Bombay HC refuses to stop framing of charges against Purohit’s and others in Malegaon blasts case

Purohit had challenged the decision of the lower court in the high court, seeking a stay on the framing of charges

Mumbai: The Bombay High Court on Tuesday declined to stay a lower court order for framing of charges in a case against Lt. Col. Srikant P. Purohit and 13 other accused in connection with the 2008 Malegaon blast.

Purohit had challenged the decision of the lower court in the high court, seeking a stay on the framing of charges on September 5, the critical pre-trial process in the case.

On August 29, Special Judge Vinod Padalkar of the NIA Special Court had ruled that charges would be framed against Purohit and the remaining 13 accused in the Malegaon case.

Besides challenging the Special Court order, Purohit also sought a stay on the proceedings until the court finally decided on the applicability of the Unlawful Activities (Prevention) Act, under which all the 14 main accused, among them Sadhvi Pragnya Singh Thakur, have been charged, besides provisions of the Indian Penal Code and other laws.

He also questioned the sanction granted by the Maharashtra government in January 2009, for his prosecution and the dismissal of his plea seeking a discharge from the case by the Special Court in December 2017.

The development came exactly 10 years after a powerful low-intensity bomb planted on a motorcycle ripped through a crowded Muslim-majority locality of Malegaon town in Nashik, on September 29, 2008, killing seven and injuring over 100 people.

Purohit, who was granted bail in 2017 after spending nine years in custody, is currently posted at the Military Station in Colaba, south Mumbai.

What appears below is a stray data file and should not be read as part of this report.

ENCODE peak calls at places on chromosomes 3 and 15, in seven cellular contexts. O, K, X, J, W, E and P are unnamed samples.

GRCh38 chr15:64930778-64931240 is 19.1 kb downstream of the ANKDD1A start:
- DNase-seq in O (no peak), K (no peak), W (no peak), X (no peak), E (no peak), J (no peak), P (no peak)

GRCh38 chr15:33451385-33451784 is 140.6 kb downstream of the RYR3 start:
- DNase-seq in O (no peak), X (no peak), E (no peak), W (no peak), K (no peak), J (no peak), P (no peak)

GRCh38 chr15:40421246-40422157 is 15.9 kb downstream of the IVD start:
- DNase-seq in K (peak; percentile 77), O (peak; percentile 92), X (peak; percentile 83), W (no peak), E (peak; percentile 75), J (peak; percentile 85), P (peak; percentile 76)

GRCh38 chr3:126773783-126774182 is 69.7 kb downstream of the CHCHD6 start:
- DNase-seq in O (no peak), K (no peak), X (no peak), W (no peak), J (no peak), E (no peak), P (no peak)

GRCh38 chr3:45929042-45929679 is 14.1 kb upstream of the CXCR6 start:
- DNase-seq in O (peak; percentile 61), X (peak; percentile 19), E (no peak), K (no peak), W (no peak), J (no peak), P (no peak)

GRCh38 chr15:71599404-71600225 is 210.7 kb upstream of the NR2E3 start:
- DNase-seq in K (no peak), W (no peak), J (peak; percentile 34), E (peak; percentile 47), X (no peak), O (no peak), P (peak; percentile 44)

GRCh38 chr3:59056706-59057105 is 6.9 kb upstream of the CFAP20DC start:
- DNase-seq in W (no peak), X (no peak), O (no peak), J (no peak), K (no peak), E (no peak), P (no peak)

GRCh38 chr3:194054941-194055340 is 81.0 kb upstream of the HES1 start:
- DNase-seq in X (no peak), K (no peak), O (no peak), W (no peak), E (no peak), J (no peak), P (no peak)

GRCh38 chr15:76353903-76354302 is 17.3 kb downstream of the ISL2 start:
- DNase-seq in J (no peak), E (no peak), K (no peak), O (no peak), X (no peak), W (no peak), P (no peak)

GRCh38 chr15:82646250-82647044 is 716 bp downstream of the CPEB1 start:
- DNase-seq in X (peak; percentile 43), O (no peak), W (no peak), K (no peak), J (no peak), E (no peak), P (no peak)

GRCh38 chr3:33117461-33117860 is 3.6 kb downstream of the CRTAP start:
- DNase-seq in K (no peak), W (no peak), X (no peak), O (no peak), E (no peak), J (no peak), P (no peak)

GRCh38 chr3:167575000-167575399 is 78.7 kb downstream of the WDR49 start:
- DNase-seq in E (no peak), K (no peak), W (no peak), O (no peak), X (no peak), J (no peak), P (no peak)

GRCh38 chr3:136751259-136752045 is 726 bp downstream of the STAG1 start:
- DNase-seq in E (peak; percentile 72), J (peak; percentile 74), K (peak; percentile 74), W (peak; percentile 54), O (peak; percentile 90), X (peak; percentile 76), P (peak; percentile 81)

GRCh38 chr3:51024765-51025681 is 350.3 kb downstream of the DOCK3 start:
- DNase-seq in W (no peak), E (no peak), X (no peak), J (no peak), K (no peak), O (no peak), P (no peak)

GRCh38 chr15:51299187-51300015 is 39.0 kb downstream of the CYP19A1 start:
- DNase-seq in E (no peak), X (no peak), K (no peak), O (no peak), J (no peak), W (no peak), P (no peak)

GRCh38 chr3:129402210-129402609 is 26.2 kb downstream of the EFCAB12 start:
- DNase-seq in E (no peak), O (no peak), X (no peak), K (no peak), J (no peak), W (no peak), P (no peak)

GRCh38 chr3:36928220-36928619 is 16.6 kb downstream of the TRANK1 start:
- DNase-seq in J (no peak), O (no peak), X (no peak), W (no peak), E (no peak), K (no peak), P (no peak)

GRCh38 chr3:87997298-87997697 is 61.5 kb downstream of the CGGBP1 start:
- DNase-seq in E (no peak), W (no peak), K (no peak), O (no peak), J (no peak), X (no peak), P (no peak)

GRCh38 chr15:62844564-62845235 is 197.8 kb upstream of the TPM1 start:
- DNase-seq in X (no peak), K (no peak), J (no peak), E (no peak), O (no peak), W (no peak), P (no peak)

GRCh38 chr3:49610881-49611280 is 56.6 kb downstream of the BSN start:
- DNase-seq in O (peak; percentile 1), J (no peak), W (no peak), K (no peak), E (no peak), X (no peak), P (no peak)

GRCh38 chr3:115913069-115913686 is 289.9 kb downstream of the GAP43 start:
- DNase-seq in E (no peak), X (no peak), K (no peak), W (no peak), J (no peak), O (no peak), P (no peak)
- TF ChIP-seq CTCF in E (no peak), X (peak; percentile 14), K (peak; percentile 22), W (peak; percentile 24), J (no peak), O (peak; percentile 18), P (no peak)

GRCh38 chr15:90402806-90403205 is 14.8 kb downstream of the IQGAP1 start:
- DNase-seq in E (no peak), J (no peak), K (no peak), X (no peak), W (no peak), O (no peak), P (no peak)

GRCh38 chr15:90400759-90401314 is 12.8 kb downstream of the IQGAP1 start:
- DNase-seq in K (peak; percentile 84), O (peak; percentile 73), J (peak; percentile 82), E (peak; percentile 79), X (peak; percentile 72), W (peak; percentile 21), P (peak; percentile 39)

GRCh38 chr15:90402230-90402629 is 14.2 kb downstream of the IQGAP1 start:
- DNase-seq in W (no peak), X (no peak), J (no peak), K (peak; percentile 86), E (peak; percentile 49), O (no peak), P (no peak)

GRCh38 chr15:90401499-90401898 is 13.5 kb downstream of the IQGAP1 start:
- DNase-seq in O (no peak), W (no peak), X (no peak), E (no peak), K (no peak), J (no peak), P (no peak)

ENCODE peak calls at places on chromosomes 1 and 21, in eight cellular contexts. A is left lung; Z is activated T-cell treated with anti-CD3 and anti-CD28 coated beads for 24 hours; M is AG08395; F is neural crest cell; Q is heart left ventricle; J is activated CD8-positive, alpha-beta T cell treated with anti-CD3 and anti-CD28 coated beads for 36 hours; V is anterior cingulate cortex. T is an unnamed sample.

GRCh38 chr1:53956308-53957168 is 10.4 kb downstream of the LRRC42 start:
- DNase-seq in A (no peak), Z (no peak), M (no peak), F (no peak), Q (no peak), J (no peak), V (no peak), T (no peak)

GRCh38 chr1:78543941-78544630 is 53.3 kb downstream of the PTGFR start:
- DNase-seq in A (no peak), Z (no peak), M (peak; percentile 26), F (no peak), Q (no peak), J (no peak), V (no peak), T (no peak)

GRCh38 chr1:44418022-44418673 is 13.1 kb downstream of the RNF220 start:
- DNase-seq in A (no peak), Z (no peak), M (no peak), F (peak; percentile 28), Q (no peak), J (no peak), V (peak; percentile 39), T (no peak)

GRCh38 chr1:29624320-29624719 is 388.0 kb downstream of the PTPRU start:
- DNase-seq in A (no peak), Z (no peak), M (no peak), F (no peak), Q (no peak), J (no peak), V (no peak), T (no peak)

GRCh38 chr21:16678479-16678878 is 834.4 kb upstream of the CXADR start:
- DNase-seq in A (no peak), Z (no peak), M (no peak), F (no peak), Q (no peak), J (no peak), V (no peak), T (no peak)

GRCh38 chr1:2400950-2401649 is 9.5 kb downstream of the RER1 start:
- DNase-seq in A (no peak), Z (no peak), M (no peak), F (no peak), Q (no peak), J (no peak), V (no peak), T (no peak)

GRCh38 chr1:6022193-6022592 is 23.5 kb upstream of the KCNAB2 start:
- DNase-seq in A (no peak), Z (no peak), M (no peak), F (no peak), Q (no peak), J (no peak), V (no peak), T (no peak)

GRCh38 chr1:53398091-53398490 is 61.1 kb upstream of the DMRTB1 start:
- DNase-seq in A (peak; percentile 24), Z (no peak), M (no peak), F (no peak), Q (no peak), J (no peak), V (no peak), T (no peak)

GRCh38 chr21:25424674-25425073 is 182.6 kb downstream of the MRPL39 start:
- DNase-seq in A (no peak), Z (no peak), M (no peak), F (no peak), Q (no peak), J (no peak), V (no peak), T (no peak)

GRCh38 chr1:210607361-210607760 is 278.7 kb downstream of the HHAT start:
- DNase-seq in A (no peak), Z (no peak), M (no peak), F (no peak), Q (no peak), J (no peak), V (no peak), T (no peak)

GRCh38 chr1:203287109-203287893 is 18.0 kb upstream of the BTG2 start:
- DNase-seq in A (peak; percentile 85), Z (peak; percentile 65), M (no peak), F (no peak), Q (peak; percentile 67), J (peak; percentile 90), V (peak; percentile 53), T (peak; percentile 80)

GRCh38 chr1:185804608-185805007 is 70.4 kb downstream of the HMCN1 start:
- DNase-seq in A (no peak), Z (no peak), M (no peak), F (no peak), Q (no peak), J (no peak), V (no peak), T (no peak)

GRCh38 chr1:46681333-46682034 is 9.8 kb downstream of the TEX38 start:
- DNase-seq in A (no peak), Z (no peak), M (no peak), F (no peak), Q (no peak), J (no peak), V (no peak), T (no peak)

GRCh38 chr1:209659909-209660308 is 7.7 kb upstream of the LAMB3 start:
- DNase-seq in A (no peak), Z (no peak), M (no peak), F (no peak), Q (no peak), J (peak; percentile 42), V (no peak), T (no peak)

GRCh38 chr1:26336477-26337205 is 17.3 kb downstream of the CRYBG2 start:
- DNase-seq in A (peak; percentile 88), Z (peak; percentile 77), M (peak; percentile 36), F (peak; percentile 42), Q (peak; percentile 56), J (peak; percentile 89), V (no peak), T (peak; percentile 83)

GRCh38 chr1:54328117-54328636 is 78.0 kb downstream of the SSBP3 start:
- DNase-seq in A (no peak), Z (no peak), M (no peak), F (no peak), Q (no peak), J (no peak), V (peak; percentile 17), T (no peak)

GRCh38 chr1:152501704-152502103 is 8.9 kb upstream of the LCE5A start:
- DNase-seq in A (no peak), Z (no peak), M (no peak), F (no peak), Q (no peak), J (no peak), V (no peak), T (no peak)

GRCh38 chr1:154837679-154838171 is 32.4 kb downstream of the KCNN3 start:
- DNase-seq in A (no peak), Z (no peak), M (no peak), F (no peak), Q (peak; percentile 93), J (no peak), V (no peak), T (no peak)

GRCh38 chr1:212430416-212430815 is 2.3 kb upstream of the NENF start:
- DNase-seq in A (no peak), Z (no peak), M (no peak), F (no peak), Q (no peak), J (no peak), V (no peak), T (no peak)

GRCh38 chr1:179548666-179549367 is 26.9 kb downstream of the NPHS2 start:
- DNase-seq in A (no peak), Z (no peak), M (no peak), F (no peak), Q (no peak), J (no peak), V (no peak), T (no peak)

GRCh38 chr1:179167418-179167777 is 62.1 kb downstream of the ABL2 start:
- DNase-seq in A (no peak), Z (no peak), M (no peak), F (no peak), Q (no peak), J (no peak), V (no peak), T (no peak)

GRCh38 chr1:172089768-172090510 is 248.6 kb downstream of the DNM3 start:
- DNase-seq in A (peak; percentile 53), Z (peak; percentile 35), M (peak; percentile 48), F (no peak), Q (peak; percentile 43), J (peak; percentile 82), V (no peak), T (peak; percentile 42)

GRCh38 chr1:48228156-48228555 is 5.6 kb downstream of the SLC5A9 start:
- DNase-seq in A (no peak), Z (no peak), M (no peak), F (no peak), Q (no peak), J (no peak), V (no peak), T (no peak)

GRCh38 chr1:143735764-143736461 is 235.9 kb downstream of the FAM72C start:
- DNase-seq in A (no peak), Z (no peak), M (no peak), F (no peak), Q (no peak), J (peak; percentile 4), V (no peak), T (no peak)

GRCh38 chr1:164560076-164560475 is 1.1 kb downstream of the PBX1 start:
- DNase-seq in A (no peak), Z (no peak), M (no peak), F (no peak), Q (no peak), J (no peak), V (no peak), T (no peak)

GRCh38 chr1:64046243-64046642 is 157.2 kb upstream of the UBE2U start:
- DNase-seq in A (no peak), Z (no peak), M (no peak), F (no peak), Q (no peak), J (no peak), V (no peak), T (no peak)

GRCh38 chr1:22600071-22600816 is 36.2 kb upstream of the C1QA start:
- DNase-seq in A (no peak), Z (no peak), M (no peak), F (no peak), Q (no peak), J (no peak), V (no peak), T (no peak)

The 14 accused (including Purohit) are: a former Major Ramesh Upadhyay, Sadhvi Pragnya Singh Thakur, a self-proclaimed seer, Sudhakar Dwivedi alias Dayanand Pandey, Rakesh Dhawde, Sameer Kulkarni, Sudhakar Chaturvedi, Pravin Takalki, Shivnarayan Kalsangra, Shyam Sahu, Ajay Rahirkar, and Jagdish Mhatre, besides two absconders, Sandeep Dange and Ramchandra Kalsangra.


New Delhi: The Supreme Court on Tuesday rejected the plea by Malegaon bomb blast case accused Lt Col Prasad Shrikant Purohit for a judicial probe into his alleged abduction and torture by investigating agencies prior to his implication in the case.

“Why should we interfere at this stage? It will have some impact on the ongoing trial”, the bench of Justice Ranjan Gogoi, Justice Navin Sinha and Justice K.M. Joseph said.

Senior counsel Harish Salve represented Purohit and urged the court to let the National Investigation Agency (NIA) look into it.

Urging the court to grant them the liberty to raise the issue before the trial court, Salve said the dismissal of the plea would be viewed differently.

The court permitted Lt. Col. Purohit to raise the issue before the trial court.

Purohit is facing trial in Malegaon blast case and was granted bail by the Supreme Court on August 12, 2017.

Purohit is the main accused in the Malegaon blast, which killed six persons in the Muslim-dominated powerloom town in Nashik district on September 29, 2008.

Purohit had based his plea for a judicial probe into his alleged abduction and torture on revelation by former Home Ministry Joint Secretary R.V.S. Mani in which he is said to have indicated that Purohit was “framed by some factions in the previous government in the name of ‘saffron terror’.”

Mani’s revelation, Purohit said, had shocked him as he had “finally understood his role, of being used as a pawn, in the larger scheme of political spectrum by selfish political interests.”

Mani, according to Purohit, had given interview to media houses and even written a book ‘The Hindu Terror — Insider Account of Ministry of Home Affairs 2006-2010’.

“In these circumstances, the perpetrators and schemers of such sinister modus operandi, compromising national security, are required to be identified and made accountable,” the petitioner had said in his plea.

He had pointed out that there was “complete subversion of the criminal justice system by the state itself, and there is credible reason to fear that a citizen of this country, no less than an officer of the Indian Army, can be abducted, brutally tortured, labelled a terrorist and put away for nine years without a trial.”


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